Designing Bread

As you could probably tell from my last post, after years of making bread I decided to delve a bit more deeply into the science behind the art. So, armed with just enough knowledge to be dangerous (those who know me well are aware that I never read the instructions through to the end before I start assembling something), I set out to design a batch of bread.

Bread is basically just flour, water, salt, and yeast in various proportions with stuff often added for flavor. The ratio of water to flour, called hydration, plays a major role in determining the texture of the final product. In general, the higher the hydration level, the stickier the dough and larger the holes in the finished bread. Dense, chewy bagels have a hydration level between 55% and 58%. French baguettes usually are around 60% hydration while no-knead ciabatta can be as high as 75%. Since I wanted a fairly soft bread for toast I chose 62%, which is typical of American loaf bread. The baker’s percentage of salt is typically 2% and that of yeast between 1% and 2%. Too much yeast can make the bread unpleasantly sour and, some say, prone to going stale quickly, so it is best to err on the low side. The worst that will happen then is that it will take longer to proof the dough. Thus far our bread recipe, in baker’s percentages, looks like this:

Flour

100%

Water

62%

Salt

2%

Yeast

2%

 

The most common additions to basic bread are sweeteners and fats. A bit of sugar helps the bread toast nicely and some oil or butter makes its texture smoother. From experience I have found that a baker’s percentage of 4% is about right for each. Milk is also a popular ingredient in bread. Whole milk is 87% water, 4% fat, and 9% milk solids so the amount of water and fat in the recipe should be adjusted accordingly. Many professional recipes call for non-fat dry milk which is assigned its own baker’s percentage, usually around 4% or 5%. I sometimes use skim milk interchangeably with water and just ignore the solids. For this recipe I used 5% dry buttermilk powder bringing it to:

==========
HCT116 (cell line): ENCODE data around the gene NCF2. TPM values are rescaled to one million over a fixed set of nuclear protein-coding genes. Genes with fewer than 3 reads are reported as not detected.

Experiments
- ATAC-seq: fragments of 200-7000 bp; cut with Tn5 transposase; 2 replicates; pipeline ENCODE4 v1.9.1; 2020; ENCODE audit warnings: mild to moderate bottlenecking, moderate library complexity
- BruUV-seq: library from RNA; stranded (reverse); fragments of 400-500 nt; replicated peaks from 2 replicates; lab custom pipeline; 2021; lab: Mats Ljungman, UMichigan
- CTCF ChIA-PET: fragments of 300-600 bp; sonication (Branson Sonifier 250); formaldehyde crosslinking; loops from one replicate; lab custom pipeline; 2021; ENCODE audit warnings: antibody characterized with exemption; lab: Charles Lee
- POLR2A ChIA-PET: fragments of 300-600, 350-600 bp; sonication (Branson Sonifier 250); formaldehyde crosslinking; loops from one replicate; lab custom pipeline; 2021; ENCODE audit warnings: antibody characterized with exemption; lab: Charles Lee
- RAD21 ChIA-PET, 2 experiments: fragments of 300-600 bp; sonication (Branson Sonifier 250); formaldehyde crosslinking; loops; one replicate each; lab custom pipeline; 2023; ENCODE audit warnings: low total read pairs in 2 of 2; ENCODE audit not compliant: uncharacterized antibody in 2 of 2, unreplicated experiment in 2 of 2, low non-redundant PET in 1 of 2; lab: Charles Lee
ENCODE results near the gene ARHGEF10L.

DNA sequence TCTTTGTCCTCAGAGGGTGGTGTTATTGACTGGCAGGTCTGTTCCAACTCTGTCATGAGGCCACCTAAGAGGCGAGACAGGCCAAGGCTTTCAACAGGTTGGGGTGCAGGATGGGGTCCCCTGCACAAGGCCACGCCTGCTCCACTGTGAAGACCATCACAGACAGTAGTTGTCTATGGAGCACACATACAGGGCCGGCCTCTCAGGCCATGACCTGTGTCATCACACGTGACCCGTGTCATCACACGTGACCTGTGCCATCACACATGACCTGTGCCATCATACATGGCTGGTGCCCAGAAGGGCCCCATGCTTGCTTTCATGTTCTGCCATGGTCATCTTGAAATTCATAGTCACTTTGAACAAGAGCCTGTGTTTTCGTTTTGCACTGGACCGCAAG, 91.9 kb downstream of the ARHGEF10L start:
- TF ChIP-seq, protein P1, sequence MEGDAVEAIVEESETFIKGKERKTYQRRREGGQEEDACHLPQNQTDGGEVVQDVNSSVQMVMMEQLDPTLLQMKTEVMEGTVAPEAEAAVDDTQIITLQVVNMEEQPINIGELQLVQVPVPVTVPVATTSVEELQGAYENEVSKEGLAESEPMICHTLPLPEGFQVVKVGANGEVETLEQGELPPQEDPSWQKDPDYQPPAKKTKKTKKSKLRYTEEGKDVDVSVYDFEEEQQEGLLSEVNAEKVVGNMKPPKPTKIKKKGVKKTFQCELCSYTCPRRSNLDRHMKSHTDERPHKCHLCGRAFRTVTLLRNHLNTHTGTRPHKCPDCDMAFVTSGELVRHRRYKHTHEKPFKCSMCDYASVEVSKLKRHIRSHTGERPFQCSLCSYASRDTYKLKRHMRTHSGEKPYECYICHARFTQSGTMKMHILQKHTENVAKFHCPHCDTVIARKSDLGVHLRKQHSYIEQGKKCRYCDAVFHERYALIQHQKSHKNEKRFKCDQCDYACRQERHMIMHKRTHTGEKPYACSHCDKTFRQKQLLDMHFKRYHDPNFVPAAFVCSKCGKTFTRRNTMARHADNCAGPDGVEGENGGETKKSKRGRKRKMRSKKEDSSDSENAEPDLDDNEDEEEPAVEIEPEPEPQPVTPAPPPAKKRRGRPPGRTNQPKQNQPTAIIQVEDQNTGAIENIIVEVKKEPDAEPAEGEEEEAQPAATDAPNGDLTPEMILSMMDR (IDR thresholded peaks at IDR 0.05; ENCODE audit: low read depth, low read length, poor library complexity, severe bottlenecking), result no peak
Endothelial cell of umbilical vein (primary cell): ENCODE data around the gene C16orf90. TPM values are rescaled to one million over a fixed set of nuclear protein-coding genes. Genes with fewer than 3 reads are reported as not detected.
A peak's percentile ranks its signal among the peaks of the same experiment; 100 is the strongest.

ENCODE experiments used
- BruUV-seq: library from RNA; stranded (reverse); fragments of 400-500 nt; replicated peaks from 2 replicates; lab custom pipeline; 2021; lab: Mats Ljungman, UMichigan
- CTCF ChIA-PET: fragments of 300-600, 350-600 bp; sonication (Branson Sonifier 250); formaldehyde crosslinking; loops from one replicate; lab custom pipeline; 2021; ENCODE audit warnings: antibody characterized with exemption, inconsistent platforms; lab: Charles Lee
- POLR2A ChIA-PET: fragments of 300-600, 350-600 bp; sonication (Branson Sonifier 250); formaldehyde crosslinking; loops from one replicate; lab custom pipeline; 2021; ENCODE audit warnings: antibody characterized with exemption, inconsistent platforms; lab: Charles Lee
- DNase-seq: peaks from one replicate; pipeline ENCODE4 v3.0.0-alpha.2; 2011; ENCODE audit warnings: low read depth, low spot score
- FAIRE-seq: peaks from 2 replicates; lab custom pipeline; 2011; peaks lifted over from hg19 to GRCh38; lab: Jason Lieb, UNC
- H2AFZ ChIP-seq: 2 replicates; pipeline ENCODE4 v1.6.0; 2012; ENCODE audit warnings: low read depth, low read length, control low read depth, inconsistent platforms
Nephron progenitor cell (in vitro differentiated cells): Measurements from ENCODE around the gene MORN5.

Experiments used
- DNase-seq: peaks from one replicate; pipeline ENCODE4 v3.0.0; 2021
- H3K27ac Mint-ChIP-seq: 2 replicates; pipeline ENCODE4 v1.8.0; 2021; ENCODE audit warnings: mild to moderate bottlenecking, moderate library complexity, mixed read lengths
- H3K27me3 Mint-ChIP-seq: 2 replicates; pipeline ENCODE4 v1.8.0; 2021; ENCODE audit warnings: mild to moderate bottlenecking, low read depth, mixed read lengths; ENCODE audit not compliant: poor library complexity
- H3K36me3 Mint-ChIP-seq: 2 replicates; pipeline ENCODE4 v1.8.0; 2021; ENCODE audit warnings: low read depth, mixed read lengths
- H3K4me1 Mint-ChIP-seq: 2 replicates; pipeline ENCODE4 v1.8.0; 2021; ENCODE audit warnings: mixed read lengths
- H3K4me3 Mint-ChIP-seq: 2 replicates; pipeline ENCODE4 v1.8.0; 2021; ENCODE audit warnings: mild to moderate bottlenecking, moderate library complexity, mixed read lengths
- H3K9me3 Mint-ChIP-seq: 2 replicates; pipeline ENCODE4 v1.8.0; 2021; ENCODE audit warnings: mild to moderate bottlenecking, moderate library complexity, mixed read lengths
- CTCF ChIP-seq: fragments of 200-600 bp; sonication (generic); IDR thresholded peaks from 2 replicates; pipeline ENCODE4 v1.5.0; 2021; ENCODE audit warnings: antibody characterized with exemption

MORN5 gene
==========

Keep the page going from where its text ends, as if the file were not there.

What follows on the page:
Flour

100%

Water

62%

Salt

2%

Yeast

2%

Sugar

4%

Oil

4%

Dry milk

5%

 

Eggs add richness and color to bread but they complicate the calculations. The easiest way to deal with eggs, at the expense of getting the weight of dough exactly right, is to calculate the weight of the ingredients without them then adjust the amount of water to compensate for however many eggs you add. I generally use one egg per kilogram (2.2 pound) of dough. A typical large egg weighs 50 grams of which 76%, or 38 grams, is water.

Since I have decided to make four 500-gram loaves I can calculate how much of each ingredient I need from the formulae in my last post. Using a total baker’s percentage of 179% if find that for 2000 grams of dough, I need 1117 grams of flour, which I round up to 1120. That makes my recipe:

Flour

1120 grams

Water

695 grams

Salt

22 grams

Yeast

22 grams

Sugar

45 grams

Oil

45 grams

Dry milk

55 grams

Total

2004 grams

 

Now I add three eggs weighing a total of 152 grams of which 115 grams is water. To compensate I reduce the amount of water to 580 grams which makes my final recipe:

Flour

1120 grams

Water

580 grams

Salt

22 grams

Yeast

22 grams

Sugar

45 grams

Oil

45 grams

Dry milk

55 grams

Eggs

152 grams

Total

2041 grams

 

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